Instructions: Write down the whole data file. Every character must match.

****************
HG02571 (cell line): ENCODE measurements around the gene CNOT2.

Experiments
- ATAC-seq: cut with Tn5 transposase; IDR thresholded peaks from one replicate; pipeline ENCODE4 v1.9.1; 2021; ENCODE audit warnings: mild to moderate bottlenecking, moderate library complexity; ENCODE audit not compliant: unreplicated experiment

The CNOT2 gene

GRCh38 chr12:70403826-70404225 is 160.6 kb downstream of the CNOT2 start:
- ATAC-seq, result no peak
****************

HG02571 (cell line): ENCODE measurements around the gene CNOT2.

Experiments
- ATAC-seq: cut with Tn5 transposase; IDR thresholded peaks from one replicate; pipeline ENCODE4 v1.9.1; 2021; ENCODE audit warnings: mild to moderate bottlenecking, moderate library complexity; ENCODE audit not compliant: unreplicated experiment

The CNOT2 gene

GRCh38 chr12:70403826-70404225 is 160.6 kb downstream of the CNOT2 start:
- ATAC-seq, result no peak